With the world’s leaders meeting in Paris at the beginning of December to set targets for greenhouse gas (GHG) emissions, the timing seemed right to host an evening, led by two expert speakers, to discuss the realities of climate change. Does the global process work? What is happening below government level? How are landscapes and wildlife changing in response to climate change, and how can we take meaningful action?
Our experts, Dr Kersty Hobson, a social scientist researching individual, community and government attitudes and responses to climate change, and Dr Shonil Bhagwat, a geographer studying the interconnections between development and the environment, helped us ‘unpack’ a daunting topic.
As Kersty took us through a timeline of developments in the intergovernmental process, convened by the UN, it became clear how far the process has travelled since the first meeting at the Earth Summit in Rio de Janeiro in 1992. There has clearly been a rollercoaster ride in the interim, with some big dips along the way, but the hope is that the upcoming conference, COP21, in Paris, represents an inflection point. However, the commitments that have been made still fall short of what is needed to limit a likely temperature rise to 2oC.
Alternative leadership is coming form many of the largest cities around the world, where groups such as the C40 Cities (now comprising 81 cities, representing 25% of global GDP and 1 in 12 people worldwide) are working together to reduce emissions and build resilience. There are also an increasing number of community initiatives springing up around the UK encouraging local sustainability.
Shonil talked about the challenges of saving biodiversity on a crowded planet. Climate Change is already affecting plants, wildlife and whole landscapes and the response of different species is often unpredictable. As wilderness areas are reduced and more wildlife inhabits degraded landscapes around agricultural and industrial activities, how do we know where to focus conservation efforts and how do we work with the natural adaptation that biodiversity offers to build a more resilient future?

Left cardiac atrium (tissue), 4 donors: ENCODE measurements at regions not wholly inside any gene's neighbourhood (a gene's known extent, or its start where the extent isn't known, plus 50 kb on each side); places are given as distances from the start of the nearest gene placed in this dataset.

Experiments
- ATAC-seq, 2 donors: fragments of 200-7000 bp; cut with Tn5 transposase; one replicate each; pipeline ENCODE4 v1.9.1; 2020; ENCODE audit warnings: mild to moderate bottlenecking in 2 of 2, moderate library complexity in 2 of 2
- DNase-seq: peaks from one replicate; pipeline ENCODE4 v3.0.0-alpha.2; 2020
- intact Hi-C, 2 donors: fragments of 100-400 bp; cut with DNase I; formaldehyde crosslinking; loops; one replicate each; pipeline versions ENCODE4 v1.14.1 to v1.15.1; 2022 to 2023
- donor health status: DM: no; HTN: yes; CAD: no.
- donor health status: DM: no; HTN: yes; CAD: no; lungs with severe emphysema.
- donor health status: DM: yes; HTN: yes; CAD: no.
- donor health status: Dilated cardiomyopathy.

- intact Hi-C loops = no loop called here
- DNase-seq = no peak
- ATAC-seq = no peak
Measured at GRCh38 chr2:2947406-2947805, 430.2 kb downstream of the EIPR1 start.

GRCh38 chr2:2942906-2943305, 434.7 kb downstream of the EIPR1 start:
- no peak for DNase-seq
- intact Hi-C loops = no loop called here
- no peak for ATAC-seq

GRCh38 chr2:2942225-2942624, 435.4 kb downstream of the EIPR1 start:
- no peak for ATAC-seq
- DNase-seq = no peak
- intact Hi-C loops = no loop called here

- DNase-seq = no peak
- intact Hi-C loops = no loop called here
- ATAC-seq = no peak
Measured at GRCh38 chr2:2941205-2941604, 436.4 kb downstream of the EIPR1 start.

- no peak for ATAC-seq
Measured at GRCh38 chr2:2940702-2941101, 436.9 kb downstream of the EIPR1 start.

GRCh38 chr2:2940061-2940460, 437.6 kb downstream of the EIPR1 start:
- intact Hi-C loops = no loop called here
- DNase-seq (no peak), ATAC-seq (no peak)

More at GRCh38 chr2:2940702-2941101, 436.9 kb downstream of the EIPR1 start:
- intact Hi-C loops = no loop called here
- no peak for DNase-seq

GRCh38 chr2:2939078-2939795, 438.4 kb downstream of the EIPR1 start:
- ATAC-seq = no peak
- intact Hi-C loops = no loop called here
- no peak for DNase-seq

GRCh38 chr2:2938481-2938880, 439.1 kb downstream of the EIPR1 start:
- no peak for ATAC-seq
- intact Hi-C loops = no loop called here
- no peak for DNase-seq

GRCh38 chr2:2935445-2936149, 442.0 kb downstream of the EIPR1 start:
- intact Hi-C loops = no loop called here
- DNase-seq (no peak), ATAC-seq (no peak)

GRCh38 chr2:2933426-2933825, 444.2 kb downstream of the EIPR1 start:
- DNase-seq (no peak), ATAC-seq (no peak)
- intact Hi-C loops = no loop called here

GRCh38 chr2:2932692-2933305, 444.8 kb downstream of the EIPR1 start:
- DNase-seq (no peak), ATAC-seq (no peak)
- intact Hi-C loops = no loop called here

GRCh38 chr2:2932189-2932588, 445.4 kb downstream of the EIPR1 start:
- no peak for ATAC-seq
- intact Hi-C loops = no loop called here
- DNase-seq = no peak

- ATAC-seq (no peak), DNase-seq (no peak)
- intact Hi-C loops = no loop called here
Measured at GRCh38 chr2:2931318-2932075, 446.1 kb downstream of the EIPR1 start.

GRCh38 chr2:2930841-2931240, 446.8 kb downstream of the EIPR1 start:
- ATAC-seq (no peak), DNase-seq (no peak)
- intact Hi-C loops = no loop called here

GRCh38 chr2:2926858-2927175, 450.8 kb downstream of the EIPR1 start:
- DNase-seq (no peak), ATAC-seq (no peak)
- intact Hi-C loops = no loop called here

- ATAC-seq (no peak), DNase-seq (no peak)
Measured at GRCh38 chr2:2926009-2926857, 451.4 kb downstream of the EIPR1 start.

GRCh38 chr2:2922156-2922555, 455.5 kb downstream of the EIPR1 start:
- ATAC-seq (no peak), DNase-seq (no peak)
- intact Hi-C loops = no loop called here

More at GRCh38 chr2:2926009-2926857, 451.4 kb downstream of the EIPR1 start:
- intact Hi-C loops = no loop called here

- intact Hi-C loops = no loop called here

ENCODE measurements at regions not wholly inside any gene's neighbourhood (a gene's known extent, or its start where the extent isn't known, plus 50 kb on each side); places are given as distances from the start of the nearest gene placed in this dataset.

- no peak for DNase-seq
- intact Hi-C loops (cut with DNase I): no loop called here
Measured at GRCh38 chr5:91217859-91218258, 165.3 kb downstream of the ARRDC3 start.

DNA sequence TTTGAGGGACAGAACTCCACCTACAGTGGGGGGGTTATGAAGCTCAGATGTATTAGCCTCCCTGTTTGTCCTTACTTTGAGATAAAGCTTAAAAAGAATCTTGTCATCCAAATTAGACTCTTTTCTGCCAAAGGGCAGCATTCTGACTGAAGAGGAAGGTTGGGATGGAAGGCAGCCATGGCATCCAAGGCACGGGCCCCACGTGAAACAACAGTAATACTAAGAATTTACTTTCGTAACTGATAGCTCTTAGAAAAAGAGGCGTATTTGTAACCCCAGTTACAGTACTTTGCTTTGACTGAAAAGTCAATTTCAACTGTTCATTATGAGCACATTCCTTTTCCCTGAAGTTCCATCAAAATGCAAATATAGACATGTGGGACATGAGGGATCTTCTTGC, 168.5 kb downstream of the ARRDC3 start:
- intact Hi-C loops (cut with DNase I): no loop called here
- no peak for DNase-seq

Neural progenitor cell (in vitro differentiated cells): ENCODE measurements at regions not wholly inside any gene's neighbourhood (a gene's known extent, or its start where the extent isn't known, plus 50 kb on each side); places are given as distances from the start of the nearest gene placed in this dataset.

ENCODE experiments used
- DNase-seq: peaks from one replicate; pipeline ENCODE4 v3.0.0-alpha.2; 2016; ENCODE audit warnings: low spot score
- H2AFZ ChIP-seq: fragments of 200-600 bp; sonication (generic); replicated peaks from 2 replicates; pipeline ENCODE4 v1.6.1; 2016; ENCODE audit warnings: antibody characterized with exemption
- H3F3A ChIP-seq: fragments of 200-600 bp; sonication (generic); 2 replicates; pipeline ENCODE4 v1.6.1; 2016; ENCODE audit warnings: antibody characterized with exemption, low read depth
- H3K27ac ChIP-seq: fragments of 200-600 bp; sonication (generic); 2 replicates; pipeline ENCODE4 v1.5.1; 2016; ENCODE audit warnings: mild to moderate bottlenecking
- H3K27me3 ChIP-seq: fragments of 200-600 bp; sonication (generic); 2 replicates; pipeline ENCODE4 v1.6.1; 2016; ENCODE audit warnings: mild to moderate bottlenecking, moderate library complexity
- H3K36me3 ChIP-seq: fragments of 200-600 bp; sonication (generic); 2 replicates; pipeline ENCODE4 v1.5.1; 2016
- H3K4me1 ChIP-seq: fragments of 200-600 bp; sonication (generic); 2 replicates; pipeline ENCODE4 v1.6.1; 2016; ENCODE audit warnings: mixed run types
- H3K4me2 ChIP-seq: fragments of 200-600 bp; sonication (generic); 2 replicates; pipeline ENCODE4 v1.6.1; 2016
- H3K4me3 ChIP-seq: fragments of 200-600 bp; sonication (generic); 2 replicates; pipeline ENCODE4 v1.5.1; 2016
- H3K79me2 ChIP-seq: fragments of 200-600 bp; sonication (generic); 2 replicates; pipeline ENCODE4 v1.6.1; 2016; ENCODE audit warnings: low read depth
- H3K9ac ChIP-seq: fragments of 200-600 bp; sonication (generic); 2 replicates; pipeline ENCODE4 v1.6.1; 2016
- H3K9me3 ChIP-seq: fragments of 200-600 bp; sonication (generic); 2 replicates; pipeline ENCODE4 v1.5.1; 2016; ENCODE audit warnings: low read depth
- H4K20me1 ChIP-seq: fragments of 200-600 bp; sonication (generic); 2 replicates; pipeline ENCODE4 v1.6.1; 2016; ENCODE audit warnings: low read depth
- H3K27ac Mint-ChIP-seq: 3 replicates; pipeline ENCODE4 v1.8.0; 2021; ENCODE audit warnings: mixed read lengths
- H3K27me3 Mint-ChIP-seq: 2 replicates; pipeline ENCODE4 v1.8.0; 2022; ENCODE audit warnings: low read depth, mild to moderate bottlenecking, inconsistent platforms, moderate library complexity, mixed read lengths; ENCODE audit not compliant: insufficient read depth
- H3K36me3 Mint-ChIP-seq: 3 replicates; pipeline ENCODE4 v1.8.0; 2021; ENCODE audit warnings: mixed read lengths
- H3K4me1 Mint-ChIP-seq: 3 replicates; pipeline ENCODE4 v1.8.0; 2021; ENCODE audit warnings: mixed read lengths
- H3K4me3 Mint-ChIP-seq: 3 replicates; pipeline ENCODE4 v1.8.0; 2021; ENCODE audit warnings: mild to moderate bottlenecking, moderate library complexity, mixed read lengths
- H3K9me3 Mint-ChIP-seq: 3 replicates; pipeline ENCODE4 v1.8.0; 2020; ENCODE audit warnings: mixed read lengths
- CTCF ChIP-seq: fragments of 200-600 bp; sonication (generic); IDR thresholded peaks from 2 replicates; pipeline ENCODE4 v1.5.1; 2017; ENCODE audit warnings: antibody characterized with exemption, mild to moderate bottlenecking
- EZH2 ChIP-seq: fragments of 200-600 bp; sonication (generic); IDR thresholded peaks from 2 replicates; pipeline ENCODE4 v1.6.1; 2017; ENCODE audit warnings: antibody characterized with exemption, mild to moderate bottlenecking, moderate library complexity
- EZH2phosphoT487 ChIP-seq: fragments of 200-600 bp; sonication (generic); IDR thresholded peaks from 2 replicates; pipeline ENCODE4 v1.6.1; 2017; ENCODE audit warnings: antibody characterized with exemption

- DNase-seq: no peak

Shonil talked about different ways we can think about our interaction with the natural world, on a personal level, as a member of a community and in how we engage with the bigger picture. By looking at our consumption choices we can pick products that have a smaller environmental footprint. With 4 billion people in the world identifying with a religious faith, the opportunity to build on valuing and protecting the environment from the perspective of faith communities is considerable. We heard about sacred forests in India protected by Hindu communities and coastal conservation areas in Tanzania supported by Islamic faith groups.
Finally, when considering our changing environment, we need to develop ways to introduce more species into all of our landscapes. Whilst protecting intact wilderness, can we introduce more ‘wilderness’ into our everyday lives? Can we create messy permaculture around our towns and cities and create more wildlife corridors amongst the agricultural landscape? By creating these habitats and increasing the variety of habitats can we create space for other species alongside our own?
The talks generated many questions and some lively discussion, ranging from the tension between the drive for economic growth and the need for emissions reductions, to the validity of the current geological age being named the ‘Anthropocene’. The language of environmental conservation was debated as well as what realistic aims should be for species conservation.
Having ‘unpacked’ a very big topic, one of the clear messages from the evening was that a range of different solutions is needed and many of them are about how we live. The important thing is to get involved in some way.